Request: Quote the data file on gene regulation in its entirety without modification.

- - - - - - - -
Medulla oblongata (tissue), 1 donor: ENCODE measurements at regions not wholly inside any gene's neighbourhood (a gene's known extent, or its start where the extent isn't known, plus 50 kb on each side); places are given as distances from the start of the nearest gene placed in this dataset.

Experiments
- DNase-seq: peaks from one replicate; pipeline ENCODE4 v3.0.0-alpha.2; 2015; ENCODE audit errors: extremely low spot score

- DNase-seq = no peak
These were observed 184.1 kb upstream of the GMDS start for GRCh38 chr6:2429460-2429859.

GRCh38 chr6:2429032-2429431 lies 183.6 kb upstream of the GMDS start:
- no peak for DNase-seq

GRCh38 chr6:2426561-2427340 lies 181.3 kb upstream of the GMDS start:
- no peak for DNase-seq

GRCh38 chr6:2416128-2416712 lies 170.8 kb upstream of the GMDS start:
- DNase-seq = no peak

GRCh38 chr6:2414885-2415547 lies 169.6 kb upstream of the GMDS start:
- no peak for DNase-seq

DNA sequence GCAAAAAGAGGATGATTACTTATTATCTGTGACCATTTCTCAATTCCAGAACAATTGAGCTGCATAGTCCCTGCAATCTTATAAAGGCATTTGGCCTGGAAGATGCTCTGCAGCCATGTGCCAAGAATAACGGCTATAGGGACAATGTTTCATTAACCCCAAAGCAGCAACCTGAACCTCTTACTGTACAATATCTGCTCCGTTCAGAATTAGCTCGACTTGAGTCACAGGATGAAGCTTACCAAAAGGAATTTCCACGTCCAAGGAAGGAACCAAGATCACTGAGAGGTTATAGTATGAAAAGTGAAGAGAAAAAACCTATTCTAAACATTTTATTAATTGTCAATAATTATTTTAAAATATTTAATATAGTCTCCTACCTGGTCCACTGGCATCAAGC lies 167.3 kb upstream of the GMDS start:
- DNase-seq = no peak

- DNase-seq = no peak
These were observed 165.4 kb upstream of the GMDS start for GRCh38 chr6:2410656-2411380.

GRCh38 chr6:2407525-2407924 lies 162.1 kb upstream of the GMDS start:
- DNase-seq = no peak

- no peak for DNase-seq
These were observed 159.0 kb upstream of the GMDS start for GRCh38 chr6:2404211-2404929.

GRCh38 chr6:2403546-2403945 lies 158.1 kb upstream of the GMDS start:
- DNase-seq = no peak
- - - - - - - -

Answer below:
Medulla oblongata (tissue), 1 donor: ENCODE measurements at regions not wholly inside any gene's neighbourhood (a gene's known extent, or its start where the extent isn't known, plus 50 kb on each side); places are given as distances from the start of the nearest gene placed in this dataset.

Experiments
- DNase-seq: peaks from one replicate; pipeline ENCODE4 v3.0.0-alpha.2; 2015; ENCODE audit errors: extremely low spot score

- DNase-seq = no peak
These were observed 184.1 kb upstream of the GMDS start for GRCh38 chr6:2429460-2429859.

GRCh38 chr6:2429032-2429431 lies 183.6 kb upstream of the GMDS start:
- no peak for DNase-seq

GRCh38 chr6:2426561-2427340 lies 181.3 kb upstream of the GMDS start:
- no peak for DNase-seq

GRCh38 chr6:2416128-2416712 lies 170.8 kb upstream of the GMDS start:
- DNase-seq = no peak

GRCh38 chr6:2414885-2415547 lies 169.6 kb upstream of the GMDS start:
- no peak for DNase-seq

DNA sequence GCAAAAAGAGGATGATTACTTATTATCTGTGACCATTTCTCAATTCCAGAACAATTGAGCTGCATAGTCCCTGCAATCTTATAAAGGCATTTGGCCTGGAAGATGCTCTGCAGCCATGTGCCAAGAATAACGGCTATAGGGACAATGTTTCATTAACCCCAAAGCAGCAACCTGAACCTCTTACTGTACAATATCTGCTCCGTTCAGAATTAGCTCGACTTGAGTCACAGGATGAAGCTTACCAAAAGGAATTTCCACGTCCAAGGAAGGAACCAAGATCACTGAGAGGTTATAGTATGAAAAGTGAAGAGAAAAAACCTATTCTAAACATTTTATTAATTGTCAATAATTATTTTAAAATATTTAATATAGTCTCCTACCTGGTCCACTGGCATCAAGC lies 167.3 kb upstream of the GMDS start:
- DNase-seq = no peak

- DNase-seq = no peak
These were observed 165.4 kb upstream of the GMDS start for GRCh38 chr6:2410656-2411380.

GRCh38 chr6:2407525-2407924 lies 162.1 kb upstream of the GMDS start:
- DNase-seq = no peak

- no peak for DNase-seq
These were observed 159.0 kb upstream of the GMDS start for GRCh38 chr6:2404211-2404929.

GRCh38 chr6:2403546-2403945 lies 158.1 kb upstream of the GMDS start:
- DNase-seq = no peak